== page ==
ABC Catalyst report found to have breached impartiality rules – UPDATED

Beef Central, 24/05/2019

This article has been updated to include a full statement from ABC in response to the ACMA investigation:

The ABC breached the impartiality provisions of its own Code of Practice in a Catalyst program ‘Feeding Australia: Foods of Tomorrow’, the Australian Communications and Media Authority (ACMA) has found.

This was despite an ABC internal investigation in response to a formal complaint from Meat & Livestock Australia last year finding the program had no case to answer. See Beef Central’s original article highlighting the issue here.

The program was focused on more sustainable ways to produce food, including fish, green leafy vegetables, tomatoes, avocados and protein with a focus on beef.

An ACMA investigation found that the program failed to present the production of beef with due impartiality, as it did for other foods.

‘It is an editorial decision of the broadcaster as to how particular matters will be presented. However, the Code requires that the overall presentation must still be done so in a manner that achieves due impartiality,’ said ACMA Chair Nerida O’Loughlin.

The ACMA found Catalyst used dramatic visual displays, emotive language and moral arguments in the segments that referred to beef. In aggregate, these caused the program to demonstrate a lack of fair treatment and open-mindedness.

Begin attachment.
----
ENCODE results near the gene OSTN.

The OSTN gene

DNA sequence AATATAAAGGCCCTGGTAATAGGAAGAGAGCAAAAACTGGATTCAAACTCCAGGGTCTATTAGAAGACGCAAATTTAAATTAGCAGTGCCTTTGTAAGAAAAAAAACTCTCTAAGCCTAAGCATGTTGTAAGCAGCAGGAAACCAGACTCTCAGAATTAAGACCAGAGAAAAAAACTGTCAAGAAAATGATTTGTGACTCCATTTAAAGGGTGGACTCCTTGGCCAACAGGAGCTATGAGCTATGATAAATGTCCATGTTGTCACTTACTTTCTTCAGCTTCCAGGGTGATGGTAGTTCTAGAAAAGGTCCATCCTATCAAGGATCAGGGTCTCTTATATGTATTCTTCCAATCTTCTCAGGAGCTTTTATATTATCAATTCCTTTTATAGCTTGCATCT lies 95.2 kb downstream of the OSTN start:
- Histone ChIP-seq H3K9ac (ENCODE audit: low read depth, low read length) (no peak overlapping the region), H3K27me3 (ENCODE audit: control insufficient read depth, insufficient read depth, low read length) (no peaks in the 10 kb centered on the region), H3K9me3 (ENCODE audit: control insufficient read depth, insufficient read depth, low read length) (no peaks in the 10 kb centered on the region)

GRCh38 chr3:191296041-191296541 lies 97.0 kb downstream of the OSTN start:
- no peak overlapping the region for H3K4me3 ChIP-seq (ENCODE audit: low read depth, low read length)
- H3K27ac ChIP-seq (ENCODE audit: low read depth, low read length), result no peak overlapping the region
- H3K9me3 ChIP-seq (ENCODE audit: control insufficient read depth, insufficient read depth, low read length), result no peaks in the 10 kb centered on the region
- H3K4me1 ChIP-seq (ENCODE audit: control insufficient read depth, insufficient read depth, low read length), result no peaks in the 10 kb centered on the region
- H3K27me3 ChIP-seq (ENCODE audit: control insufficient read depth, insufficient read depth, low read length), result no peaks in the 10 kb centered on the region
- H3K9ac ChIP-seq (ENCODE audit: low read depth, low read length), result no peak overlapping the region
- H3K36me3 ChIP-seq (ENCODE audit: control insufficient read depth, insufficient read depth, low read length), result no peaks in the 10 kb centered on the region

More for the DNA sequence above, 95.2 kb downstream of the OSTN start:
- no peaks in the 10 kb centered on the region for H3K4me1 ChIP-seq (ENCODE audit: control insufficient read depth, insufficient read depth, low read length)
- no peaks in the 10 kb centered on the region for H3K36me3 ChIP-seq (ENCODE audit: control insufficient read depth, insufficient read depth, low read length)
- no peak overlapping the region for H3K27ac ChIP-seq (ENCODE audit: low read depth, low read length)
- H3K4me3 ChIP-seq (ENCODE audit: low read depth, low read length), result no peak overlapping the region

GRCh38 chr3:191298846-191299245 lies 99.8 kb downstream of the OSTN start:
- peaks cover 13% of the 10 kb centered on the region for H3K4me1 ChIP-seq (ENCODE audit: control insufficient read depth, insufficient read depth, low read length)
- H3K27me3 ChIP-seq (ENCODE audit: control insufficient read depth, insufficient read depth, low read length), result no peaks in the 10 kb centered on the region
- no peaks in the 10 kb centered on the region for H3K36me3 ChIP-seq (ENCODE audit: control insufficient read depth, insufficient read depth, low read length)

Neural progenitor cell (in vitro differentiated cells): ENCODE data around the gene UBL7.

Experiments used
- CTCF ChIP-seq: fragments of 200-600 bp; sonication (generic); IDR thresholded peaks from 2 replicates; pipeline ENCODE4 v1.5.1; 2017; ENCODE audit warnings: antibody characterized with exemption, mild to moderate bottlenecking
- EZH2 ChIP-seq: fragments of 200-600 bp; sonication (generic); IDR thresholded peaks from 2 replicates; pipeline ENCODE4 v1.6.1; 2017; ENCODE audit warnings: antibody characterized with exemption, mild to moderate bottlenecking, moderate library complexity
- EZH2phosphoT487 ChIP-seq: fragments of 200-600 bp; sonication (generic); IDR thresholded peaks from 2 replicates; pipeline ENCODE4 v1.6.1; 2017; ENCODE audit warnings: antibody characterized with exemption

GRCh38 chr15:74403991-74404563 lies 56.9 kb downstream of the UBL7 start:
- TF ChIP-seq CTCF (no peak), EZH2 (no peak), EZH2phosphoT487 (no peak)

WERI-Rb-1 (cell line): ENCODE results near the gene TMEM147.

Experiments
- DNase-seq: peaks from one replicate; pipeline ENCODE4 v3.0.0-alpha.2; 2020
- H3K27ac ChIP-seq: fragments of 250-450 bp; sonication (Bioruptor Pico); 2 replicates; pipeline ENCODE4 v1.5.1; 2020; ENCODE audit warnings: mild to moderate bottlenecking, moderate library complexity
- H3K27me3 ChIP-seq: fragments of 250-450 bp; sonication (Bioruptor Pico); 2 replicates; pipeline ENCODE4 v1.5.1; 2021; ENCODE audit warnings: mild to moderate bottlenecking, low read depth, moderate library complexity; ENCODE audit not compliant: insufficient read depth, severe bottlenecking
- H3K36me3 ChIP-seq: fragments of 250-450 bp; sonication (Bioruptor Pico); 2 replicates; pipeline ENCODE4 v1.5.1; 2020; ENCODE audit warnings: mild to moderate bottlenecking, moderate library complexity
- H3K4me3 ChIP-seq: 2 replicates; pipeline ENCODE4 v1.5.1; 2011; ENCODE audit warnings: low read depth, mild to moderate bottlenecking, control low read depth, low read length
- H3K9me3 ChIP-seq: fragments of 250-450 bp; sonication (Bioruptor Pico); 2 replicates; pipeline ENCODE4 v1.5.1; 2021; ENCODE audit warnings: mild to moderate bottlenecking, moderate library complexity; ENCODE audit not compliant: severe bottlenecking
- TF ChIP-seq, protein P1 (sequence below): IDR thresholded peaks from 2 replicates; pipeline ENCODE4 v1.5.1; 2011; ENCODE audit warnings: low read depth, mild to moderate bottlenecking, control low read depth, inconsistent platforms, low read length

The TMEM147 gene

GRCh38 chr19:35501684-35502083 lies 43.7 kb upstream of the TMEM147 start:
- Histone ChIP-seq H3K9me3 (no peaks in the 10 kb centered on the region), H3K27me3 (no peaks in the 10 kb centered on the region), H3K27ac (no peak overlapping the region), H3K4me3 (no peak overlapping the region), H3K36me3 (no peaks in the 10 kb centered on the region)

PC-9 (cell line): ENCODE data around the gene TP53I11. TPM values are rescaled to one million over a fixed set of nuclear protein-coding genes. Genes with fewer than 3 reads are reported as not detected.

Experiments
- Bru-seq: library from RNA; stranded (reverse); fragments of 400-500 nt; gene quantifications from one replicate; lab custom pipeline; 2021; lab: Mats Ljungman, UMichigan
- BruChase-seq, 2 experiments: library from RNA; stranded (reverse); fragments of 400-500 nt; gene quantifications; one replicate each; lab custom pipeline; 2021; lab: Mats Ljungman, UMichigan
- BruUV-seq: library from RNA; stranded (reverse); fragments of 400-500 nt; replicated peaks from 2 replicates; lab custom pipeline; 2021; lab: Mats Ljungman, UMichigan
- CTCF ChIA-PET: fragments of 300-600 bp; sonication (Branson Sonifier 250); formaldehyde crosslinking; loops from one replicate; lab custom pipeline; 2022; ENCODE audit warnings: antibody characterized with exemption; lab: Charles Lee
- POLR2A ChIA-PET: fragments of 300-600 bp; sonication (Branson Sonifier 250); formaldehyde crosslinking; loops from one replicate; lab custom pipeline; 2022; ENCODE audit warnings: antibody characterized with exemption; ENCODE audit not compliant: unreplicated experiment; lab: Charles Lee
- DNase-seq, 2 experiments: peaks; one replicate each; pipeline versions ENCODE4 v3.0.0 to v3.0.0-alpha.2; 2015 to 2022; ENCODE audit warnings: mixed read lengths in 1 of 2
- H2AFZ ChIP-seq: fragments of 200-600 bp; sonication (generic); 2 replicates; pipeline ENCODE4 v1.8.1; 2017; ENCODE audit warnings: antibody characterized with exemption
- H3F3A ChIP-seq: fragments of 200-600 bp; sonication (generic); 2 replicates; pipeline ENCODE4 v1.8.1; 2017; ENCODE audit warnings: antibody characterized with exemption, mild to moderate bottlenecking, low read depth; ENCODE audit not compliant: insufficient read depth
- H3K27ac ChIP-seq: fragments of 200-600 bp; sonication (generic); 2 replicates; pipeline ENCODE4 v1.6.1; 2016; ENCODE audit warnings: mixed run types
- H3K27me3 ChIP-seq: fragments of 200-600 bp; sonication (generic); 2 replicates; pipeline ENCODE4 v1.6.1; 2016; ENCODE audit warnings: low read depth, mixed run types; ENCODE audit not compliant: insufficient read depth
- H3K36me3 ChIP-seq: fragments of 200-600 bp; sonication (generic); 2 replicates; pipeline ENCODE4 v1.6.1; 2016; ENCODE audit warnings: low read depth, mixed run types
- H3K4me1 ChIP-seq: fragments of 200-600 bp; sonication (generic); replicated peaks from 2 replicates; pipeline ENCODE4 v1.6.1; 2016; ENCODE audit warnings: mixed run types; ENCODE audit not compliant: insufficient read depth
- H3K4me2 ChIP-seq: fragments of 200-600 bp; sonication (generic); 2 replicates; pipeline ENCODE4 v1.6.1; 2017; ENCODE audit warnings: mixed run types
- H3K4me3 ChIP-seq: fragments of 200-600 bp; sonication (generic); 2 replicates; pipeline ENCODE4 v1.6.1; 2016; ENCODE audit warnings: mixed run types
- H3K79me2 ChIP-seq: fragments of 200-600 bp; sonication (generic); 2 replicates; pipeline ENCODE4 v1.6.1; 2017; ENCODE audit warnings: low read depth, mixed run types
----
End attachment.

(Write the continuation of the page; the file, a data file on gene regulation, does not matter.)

‘The sustainability of Australia’s food supply is an important topic for discussion on which there will be different views held in the community. The ACMA considers that, had the program dealt with some matters differently, the program may have met the Code requirement for impartiality,’ said Ms O’Loughlin.

The ACMA also assessed the accuracy of various statements about beef production in the program and found no breach of the Code.

As a result of the ACMA investigation, the ACMA’s report has been communicated to the program’s production team. Given the ABC’s strong track record of compliance with the Code, the ACMA accepts this as an appropriate action.

ABC responds to ACMA findings:

In a statement released in response to the ACMA investigation the ABC says it stands by the Catalyst team and the program:

“The ABC notes the report findings by the ACMA, published on 24 May 2019, concerning part one of the Catalyst program “Feeding Australia: Foods of Tomorrow”.